It was a rollercoaster of a night for Irish football, and it ended in the pit of an emotional valley, but whilst there was despair, there is also hope.

Green shoots were visible of a new era under Stephen Kenny, but that doesn't take away the heartache of losing a game we should have won.

Two teams of equal measure, both keen to bestow the tag of 'favourites’ upon the other, this European Championship play-off was always going to be a game that would be swayed by the finest of margins.

It’s a game of inches, they say, and so it was. 

Might Darren Randolph’s right hand have had that margin, he may have kept Marek Hamsik’s or Lukas Haraslin’s penalty out.

Had Aaron Connolly and Adam Idah been 1.9 metres away as opposed to 1.7m, they may have been the difference.

Had Alan Browne’s effort in the 105th minute been just a few inches to the right... 

For all that was classy and admirable about the Irish performance, it was what they didn’t do that was the margin, and that was to put the ball in the back of the net.

In the 85th minute, as David McGoldrick dribbled through the Slovak defence before picking out Callum Robinson to his right, the whole country just willed him, then Browne, then Conor Hourihane to just put the ball into the net, before the valiant clearance off the line by Kucka.

They are defining moments, particularly in a game that must have a decisive outcome. And whilst the disappointment is unavoidable, and marked the end of a campaign, it also gives rise to a new start.

It’s just the third game into Kenny’s reign but there was a difference.

There was an emotional connection to the team at a time of great turbulence for the country, and for the first time in a long while, it feels like there is hope.

Ireland had the conviction to press high and disrupt the Slovaks in how they wanted to build possession.

It didn’t work every time and when the home side broke the press, they demonstrated their ability to orchestrate dangerous attacks with Hamsik pulling their strings.

At times he cut Ireland’s shape open with incisive passes, none more so than in the 75th minute when he picked out substitute Lukas Haraslin, whose shot was denied by the brilliant positioning and block off the line by Shane Duffy.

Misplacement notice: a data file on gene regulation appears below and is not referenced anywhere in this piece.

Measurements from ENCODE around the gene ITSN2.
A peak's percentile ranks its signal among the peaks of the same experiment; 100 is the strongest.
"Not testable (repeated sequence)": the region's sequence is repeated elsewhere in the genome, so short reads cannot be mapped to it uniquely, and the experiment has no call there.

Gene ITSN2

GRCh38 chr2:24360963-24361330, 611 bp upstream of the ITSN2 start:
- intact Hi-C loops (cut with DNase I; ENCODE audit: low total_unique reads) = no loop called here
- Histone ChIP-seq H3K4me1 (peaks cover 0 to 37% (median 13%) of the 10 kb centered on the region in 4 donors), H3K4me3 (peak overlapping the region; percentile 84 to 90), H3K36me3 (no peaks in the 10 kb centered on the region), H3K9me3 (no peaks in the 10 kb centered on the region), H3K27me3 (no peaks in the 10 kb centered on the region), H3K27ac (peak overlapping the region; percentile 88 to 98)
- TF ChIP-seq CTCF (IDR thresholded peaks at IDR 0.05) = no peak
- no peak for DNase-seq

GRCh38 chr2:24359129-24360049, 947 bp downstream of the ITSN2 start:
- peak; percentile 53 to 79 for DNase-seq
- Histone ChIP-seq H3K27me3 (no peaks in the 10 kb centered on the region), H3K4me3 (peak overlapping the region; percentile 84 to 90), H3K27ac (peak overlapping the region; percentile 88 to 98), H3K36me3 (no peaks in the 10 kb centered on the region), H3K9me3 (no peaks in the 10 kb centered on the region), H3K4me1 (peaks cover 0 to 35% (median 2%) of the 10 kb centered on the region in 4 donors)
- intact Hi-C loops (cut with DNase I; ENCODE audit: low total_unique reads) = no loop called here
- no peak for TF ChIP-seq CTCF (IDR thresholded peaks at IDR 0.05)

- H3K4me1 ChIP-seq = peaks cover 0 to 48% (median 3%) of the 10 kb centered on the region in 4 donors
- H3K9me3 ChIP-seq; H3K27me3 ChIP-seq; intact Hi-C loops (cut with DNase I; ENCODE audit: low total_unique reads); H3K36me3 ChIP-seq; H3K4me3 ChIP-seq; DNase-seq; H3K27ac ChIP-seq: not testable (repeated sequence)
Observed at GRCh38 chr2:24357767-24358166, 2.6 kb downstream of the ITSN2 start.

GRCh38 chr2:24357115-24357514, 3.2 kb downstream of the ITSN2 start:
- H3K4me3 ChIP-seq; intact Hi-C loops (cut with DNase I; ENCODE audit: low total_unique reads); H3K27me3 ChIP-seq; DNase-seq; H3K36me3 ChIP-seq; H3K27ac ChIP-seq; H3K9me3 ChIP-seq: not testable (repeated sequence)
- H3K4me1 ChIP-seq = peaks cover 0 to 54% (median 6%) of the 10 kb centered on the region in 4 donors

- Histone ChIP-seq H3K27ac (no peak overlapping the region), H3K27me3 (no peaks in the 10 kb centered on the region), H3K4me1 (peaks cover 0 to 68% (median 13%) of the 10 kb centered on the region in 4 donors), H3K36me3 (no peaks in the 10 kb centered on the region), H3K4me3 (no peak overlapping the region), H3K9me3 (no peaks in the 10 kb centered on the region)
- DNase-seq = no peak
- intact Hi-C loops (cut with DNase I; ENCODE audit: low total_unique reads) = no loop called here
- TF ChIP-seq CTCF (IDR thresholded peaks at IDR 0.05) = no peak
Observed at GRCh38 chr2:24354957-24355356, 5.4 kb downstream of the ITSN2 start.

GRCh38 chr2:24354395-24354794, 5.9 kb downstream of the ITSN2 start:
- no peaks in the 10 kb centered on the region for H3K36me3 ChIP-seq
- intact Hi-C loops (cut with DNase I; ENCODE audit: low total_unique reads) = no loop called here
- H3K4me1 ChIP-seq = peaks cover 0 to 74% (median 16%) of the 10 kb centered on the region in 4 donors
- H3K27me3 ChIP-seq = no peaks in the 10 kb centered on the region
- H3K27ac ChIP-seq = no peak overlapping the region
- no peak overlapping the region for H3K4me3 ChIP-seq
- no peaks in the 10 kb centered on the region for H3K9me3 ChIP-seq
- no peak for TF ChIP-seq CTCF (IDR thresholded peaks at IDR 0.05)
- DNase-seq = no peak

But Ireland, too, had their spells. 

There were patient build-ups, pinning Slovakia to their 18-yard box, switching play until the picture inside the area was correct before putting the cross in, or creating intricate combinations with third-man runs from midfielders and defenders to break the lines and create the numerical overloads.

It was refreshing to watch. 

Enda Stevens and Matt Doherty, given licence to advance and pull wide into the channels when James McClean and Robinson narrowed in to draw in the Slovakia full-backs, with the variation in the second half of Robbie Brady and Robinson occupying the wide channels to open the space for our full-backs to drive in centrally and overload inside.

At times quality in the final ball or cross was lacking, but the creation was good.

Thoughtfully constructed passages of play, intricate passing patterns, deliberate and calculated attempts to overload the opposition in their half, there was both rhyme and reason to what Ireland were trying to do.

Out of possession, it was the same.

When the press wasn’t on, there was defending through really good shape. Connected and compact units tempted the Slovaks to playing balls that Robinson, Jeff Hendrick and McClean could pounce on. 

The structure was solid and effective with McGoldrick dropping in tirelessly for the defensive actions and relentlessly for the attacking ones.

And there were corners too, six of them, but they were disappointing on the night. Normally an area where Ireland would dominate and extract their best chances, half of them resulted in free-kicks for the opposition and twice they proved to be serious counter-attacking opportunities for the Slovaks.

The first of those breaks came in the second minute of the game when Rusnak released Mihalik down Ireland’s right channel drawing Enda Stevens away from his central position, and were it not for the fully committed 40-yard sprint and timely challenge by McClean on Ondrej Duda, Ireland would likely have conceded an early lead.

The Boys in Green will need to reflect on attacking set-pieces in the aftermath of this game but from Kenny’s time at Dundalk, we know that goals from attacking corners were a big part of their success and there should be little doubt that these will improve.

Extra-time saw the visitors continue to try to create a winner as substitutes Callum O’Dowda and Browne started to impact the game and create more really good chances, but it wasn’t to be and the game would be decided on spot-kicks.

I don’t believe that penalties are a lottery.

They are highly pressurised events and it’s about executing a strike at goal that cannot or will not be saved.

They are not easy but also are not down to chance. Watching them is great, but it’s so much harder when you’re invested in one of the teams.

It wasn’t to be on the night and Ireland’s prolonged qualifying campaign came to an end.

But for every door that closes, a new one opens and for Kenny there is now the one thing he didn’t have enough of in the build-up to this decisive match, and that’s time!

Time to embed his philosophy with the players.

Time to explore the depth that he can have in his squad when the 2022 World Cup qualifiers come around.

The Nations League continues on Sunday with a home tie against Wales, and having another game so soon will help take the focus off the disappointment, but come next summer, it will resonate again.

Building something new takes time and whilst it is, and always will be a results business, we can believe in what the new manager believes an Irish team is capable of.